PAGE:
There are books on the market on how cats communicate, and what the different sounds might mean. However, you know your cat, and probably know exactly what they are saying, and thinking too. The most strange, yet endearing, verbal communication is the silent meow, not exclusive to the Fold, but still very common among them. They will open their mouth and mime the word meow, yet no sound emerges. Usually these “sounds” are a message of greeting, endearment, perhaps a complaint, or even simply “baying at the moon.”
The British Shorthair is one of the most popular domestic cat breeds. British shorthairs have dense, plush coats that are often described as crisp or cracking, referring to the way the coat breaks over the contours of the cat’s body. Their eyes are large, round and wildly set and come in a variety of colours, through the copper or gold eyes of the British blue are the best known.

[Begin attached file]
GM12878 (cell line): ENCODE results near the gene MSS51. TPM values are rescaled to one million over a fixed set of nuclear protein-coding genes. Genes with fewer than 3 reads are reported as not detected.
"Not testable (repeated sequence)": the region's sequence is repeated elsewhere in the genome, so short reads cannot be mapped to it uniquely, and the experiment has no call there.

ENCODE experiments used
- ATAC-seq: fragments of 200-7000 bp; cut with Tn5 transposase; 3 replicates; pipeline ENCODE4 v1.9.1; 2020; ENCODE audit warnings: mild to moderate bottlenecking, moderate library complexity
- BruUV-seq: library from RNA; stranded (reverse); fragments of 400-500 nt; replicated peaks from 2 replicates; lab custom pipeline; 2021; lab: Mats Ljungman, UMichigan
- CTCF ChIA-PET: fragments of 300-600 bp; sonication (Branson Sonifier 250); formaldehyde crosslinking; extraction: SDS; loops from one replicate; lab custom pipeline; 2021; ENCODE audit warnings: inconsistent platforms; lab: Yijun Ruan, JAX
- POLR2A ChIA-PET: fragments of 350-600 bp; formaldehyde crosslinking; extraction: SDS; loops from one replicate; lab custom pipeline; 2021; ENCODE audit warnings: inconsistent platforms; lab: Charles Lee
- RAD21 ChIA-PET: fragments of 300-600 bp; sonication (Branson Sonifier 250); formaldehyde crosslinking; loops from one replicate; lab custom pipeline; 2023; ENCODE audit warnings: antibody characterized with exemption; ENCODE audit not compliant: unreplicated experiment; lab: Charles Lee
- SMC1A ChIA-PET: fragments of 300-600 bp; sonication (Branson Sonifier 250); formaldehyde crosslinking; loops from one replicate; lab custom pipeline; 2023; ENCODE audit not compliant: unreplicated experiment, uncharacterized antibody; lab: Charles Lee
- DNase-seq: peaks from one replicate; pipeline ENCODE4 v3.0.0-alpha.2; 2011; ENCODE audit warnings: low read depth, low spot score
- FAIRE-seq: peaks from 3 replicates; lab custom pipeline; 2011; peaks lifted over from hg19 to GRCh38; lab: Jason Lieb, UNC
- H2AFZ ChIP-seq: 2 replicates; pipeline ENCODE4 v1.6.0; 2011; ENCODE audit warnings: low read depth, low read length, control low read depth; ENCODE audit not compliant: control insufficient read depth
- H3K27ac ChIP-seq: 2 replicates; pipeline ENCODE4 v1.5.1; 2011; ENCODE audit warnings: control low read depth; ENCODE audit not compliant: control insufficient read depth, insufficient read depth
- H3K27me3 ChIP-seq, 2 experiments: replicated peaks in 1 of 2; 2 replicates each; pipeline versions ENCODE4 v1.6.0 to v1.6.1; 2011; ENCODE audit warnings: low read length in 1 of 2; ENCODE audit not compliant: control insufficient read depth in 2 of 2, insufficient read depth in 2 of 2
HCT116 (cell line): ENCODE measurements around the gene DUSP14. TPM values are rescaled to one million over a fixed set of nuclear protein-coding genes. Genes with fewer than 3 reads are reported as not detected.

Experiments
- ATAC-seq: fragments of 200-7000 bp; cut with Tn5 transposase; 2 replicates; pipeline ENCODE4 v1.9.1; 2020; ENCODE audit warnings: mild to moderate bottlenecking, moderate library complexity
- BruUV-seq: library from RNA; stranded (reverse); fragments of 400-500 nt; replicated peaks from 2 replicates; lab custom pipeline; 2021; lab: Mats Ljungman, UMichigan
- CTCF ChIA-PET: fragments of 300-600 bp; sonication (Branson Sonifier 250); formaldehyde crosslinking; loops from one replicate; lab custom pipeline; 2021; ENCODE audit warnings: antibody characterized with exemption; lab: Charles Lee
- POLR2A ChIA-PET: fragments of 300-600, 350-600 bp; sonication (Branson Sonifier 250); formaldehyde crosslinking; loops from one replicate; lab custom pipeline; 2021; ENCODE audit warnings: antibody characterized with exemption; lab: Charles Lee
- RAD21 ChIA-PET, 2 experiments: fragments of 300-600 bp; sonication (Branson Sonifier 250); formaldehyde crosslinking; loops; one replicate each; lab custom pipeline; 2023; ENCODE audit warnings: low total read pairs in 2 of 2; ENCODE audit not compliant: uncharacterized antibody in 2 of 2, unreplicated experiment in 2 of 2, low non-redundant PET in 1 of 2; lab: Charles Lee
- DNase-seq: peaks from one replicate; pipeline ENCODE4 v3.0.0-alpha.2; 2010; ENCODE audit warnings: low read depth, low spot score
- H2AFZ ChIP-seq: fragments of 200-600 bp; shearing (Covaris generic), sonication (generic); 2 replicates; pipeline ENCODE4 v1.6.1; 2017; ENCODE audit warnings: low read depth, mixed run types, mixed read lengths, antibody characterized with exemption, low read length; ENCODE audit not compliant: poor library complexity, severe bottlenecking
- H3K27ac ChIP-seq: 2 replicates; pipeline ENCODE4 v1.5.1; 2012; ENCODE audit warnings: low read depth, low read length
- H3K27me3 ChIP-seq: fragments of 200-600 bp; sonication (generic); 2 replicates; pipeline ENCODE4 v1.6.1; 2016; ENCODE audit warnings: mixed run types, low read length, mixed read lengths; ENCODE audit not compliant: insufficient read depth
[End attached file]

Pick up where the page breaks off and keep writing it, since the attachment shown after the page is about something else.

The British Shorthair is a muscular cat, with a cobby body and thick legs. They have a round, broad head. with large, wide eyes and a cheeky cheshire cat grin. Their relatively small ears with rounded tips are set far apart. They have pert snub noses and slightly rounded chins.
The males of this breed are larger then the females, and the size difference between
them is easily noticed to other breeds. The male’s average weight is 5-9 kilograms
whereas a female weighs around 3-5 kilograms. British Shorthairs are wonderful cats for people who work, as they are very happy to simply laze around the house while their owner is out. They do not get destructive or need other animal for company. They are not a very vocal breed but will meow to communicate with their owners. The breed has become a favourite of animal trainers because of its nature and intelligence, and in recent years these cats have appeared in Hollywood films and television commercials.
Both Scottish Folds/Shorthair and British Shorthairs come in a longhaired version, from the use of Persian cats in forming the breed.